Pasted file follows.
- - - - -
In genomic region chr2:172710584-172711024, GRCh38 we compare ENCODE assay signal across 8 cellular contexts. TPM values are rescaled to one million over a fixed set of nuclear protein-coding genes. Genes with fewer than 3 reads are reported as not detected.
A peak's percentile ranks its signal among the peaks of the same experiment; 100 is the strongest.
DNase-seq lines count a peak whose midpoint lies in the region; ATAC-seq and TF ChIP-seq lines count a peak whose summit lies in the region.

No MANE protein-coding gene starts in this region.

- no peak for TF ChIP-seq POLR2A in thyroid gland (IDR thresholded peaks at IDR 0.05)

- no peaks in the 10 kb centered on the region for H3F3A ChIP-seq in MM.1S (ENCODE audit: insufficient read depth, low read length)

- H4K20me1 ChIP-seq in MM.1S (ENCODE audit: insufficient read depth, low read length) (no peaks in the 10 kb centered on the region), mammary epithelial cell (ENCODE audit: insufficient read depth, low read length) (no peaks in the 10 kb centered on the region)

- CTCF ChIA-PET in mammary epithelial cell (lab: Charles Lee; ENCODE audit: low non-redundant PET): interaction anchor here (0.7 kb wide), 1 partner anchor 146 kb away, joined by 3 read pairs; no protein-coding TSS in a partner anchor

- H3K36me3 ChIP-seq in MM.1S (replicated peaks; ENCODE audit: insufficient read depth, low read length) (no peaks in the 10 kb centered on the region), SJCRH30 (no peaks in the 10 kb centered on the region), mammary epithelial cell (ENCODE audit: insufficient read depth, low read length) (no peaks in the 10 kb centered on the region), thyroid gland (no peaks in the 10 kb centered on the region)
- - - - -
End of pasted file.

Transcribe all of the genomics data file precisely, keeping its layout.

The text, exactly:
In genomic region chr2:172710584-172711024, GRCh38 we compare ENCODE assay signal across 8 cellular contexts. TPM values are rescaled to one million over a fixed set of nuclear protein-coding genes. Genes with fewer than 3 reads are reported as not detected.
A peak's percentile ranks its signal among the peaks of the same experiment; 100 is the strongest.
DNase-seq lines count a peak whose midpoint lies in the region; ATAC-seq and TF ChIP-seq lines count a peak whose summit lies in the region.

No MANE protein-coding gene starts in this region.

- no peak for TF ChIP-seq POLR2A in thyroid gland (IDR thresholded peaks at IDR 0.05)

- no peaks in the 10 kb centered on the region for H3F3A ChIP-seq in MM.1S (ENCODE audit: insufficient read depth, low read length)

- H4K20me1 ChIP-seq in MM.1S (ENCODE audit: insufficient read depth, low read length) (no peaks in the 10 kb centered on the region), mammary epithelial cell (ENCODE audit: insufficient read depth, low read length) (no peaks in the 10 kb centered on the region)

- CTCF ChIA-PET in mammary epithelial cell (lab: Charles Lee; ENCODE audit: low non-redundant PET): interaction anchor here (0.7 kb wide), 1 partner anchor 146 kb away, joined by 3 read pairs; no protein-coding TSS in a partner anchor

- H3K36me3 ChIP-seq in MM.1S (replicated peaks; ENCODE audit: insufficient read depth, low read length) (no peaks in the 10 kb centered on the region), SJCRH30 (no peaks in the 10 kb centered on the region), mammary epithelial cell (ENCODE audit: insufficient read depth, low read length) (no peaks in the 10 kb centered on the region), thyroid gland (no peaks in the 10 kb centered on the region)